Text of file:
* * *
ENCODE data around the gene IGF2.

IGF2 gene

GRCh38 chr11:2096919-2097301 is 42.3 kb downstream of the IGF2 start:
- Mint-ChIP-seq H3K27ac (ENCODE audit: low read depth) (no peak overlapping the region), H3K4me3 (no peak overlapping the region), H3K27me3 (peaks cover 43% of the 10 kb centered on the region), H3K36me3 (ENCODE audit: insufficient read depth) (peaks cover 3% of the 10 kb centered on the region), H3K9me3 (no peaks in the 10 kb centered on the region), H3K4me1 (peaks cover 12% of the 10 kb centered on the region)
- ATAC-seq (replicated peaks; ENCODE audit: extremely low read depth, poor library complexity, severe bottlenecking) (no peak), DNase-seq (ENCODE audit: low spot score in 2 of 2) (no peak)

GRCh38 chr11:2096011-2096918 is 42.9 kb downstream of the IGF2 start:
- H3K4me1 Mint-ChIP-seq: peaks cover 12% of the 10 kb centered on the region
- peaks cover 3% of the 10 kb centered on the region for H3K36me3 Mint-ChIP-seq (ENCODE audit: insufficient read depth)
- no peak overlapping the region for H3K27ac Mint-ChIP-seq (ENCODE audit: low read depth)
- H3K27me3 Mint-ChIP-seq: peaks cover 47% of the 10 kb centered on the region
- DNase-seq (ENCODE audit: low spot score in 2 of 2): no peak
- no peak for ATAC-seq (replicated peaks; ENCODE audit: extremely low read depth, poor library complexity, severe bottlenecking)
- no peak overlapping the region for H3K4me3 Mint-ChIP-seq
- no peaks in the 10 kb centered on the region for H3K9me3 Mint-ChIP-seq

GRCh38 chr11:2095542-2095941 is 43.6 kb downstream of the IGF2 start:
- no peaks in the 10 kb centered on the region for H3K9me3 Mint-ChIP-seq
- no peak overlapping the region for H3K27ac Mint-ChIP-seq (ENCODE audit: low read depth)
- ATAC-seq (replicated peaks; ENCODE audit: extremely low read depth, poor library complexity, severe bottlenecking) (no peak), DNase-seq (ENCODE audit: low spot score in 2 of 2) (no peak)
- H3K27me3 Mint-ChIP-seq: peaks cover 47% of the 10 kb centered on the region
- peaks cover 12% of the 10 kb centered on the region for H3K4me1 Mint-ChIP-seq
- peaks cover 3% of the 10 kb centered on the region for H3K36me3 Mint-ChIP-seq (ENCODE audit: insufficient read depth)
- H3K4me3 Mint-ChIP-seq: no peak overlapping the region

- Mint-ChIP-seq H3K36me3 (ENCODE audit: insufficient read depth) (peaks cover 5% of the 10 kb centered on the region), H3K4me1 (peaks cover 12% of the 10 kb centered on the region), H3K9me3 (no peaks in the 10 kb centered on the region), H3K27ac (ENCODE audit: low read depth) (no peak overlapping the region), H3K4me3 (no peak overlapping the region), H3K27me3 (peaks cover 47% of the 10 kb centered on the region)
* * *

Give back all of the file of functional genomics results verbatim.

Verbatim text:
ENCODE data around the gene IGF2.

IGF2 gene

GRCh38 chr11:2096919-2097301 is 42.3 kb downstream of the IGF2 start:
- Mint-ChIP-seq H3K27ac (ENCODE audit: low read depth) (no peak overlapping the region), H3K4me3 (no peak overlapping the region), H3K27me3 (peaks cover 43% of the 10 kb centered on the region), H3K36me3 (ENCODE audit: insufficient read depth) (peaks cover 3% of the 10 kb centered on the region), H3K9me3 (no peaks in the 10 kb centered on the region), H3K4me1 (peaks cover 12% of the 10 kb centered on the region)
- ATAC-seq (replicated peaks; ENCODE audit: extremely low read depth, poor library complexity, severe bottlenecking) (no peak), DNase-seq (ENCODE audit: low spot score in 2 of 2) (no peak)

GRCh38 chr11:2096011-2096918 is 42.9 kb downstream of the IGF2 start:
- H3K4me1 Mint-ChIP-seq: peaks cover 12% of the 10 kb centered on the region
- peaks cover 3% of the 10 kb centered on the region for H3K36me3 Mint-ChIP-seq (ENCODE audit: insufficient read depth)
- no peak overlapping the region for H3K27ac Mint-ChIP-seq (ENCODE audit: low read depth)
- H3K27me3 Mint-ChIP-seq: peaks cover 47% of the 10 kb centered on the region
- DNase-seq (ENCODE audit: low spot score in 2 of 2): no peak
- no peak for ATAC-seq (replicated peaks; ENCODE audit: extremely low read depth, poor library complexity, severe bottlenecking)
- no peak overlapping the region for H3K4me3 Mint-ChIP-seq
- no peaks in the 10 kb centered on the region for H3K9me3 Mint-ChIP-seq

GRCh38 chr11:2095542-2095941 is 43.6 kb downstream of the IGF2 start:
- no peaks in the 10 kb centered on the region for H3K9me3 Mint-ChIP-seq
- no peak overlapping the region for H3K27ac Mint-ChIP-seq (ENCODE audit: low read depth)
- ATAC-seq (replicated peaks; ENCODE audit: extremely low read depth, poor library complexity, severe bottlenecking) (no peak), DNase-seq (ENCODE audit: low spot score in 2 of 2) (no peak)
- H3K27me3 Mint-ChIP-seq: peaks cover 47% of the 10 kb centered on the region
- peaks cover 12% of the 10 kb centered on the region for H3K4me1 Mint-ChIP-seq
- peaks cover 3% of the 10 kb centered on the region for H3K36me3 Mint-ChIP-seq (ENCODE audit: insufficient read depth)
- H3K4me3 Mint-ChIP-seq: no peak overlapping the region

- Mint-ChIP-seq H3K36me3 (ENCODE audit: insufficient read depth) (peaks cover 5% of the 10 kb centered on the region), H3K4me1 (peaks cover 12% of the 10 kb centered on the region), H3K9me3 (no peaks in the 10 kb centered on the region), H3K27ac (ENCODE audit: low read depth) (no peak overlapping the region), H3K4me3 (no peak overlapping the region), H3K27me3 (peaks cover 47% of the 10 kb centered on the region)